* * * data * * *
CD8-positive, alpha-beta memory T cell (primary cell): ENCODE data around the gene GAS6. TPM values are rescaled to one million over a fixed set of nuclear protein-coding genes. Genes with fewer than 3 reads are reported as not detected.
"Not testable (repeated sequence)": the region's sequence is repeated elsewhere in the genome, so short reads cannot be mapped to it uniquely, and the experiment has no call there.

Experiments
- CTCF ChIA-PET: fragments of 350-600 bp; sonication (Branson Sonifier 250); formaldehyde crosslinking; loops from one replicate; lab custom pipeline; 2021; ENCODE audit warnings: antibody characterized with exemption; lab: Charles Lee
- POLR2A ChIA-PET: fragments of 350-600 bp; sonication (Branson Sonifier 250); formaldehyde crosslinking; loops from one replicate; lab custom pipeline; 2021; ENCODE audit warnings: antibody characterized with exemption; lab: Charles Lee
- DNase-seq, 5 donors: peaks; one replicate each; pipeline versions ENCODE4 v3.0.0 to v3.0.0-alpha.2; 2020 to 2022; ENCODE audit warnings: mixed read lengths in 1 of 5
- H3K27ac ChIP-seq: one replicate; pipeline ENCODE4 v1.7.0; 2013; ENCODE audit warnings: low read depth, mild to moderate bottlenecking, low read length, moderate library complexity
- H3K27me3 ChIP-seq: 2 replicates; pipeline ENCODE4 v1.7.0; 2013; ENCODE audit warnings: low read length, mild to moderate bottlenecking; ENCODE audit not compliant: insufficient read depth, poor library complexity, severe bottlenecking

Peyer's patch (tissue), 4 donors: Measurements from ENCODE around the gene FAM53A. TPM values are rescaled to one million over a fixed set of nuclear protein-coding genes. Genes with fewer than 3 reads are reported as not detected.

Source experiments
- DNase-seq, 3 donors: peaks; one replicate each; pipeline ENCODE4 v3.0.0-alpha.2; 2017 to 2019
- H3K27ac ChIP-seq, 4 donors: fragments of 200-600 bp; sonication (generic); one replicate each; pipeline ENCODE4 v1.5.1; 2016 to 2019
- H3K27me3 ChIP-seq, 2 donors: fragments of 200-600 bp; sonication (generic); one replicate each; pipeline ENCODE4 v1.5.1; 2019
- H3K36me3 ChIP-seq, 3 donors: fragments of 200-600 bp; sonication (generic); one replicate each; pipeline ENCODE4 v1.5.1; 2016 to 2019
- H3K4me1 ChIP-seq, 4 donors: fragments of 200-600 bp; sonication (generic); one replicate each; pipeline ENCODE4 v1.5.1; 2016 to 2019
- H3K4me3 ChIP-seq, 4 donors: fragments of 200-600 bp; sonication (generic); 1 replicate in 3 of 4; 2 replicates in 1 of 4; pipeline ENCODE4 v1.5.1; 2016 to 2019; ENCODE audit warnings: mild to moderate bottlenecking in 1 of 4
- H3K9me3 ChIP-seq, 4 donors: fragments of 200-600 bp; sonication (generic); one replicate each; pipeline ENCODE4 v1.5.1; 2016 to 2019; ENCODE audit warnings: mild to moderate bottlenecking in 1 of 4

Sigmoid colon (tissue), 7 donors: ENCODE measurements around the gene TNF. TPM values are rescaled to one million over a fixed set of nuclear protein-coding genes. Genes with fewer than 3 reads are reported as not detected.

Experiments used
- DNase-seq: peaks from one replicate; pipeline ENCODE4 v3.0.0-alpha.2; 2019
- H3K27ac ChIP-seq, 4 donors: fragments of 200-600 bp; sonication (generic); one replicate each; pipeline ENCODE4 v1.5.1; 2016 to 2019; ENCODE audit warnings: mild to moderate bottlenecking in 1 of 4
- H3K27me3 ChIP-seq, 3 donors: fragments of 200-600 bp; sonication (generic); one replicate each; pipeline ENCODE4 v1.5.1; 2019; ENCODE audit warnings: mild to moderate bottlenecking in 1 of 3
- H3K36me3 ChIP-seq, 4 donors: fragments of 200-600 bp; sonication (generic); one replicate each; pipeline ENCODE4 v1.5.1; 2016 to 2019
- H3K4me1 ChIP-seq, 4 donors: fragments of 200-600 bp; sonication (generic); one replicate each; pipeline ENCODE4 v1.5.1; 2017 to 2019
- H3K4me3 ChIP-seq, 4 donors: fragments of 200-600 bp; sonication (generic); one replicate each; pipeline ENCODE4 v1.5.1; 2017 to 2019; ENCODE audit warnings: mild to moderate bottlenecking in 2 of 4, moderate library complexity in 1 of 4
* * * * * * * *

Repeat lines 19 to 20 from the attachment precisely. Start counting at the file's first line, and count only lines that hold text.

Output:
Experiments used
- DNase-seq: peaks from one replicate; pipeline ENCODE4 v3.0.0-alpha.2; 2019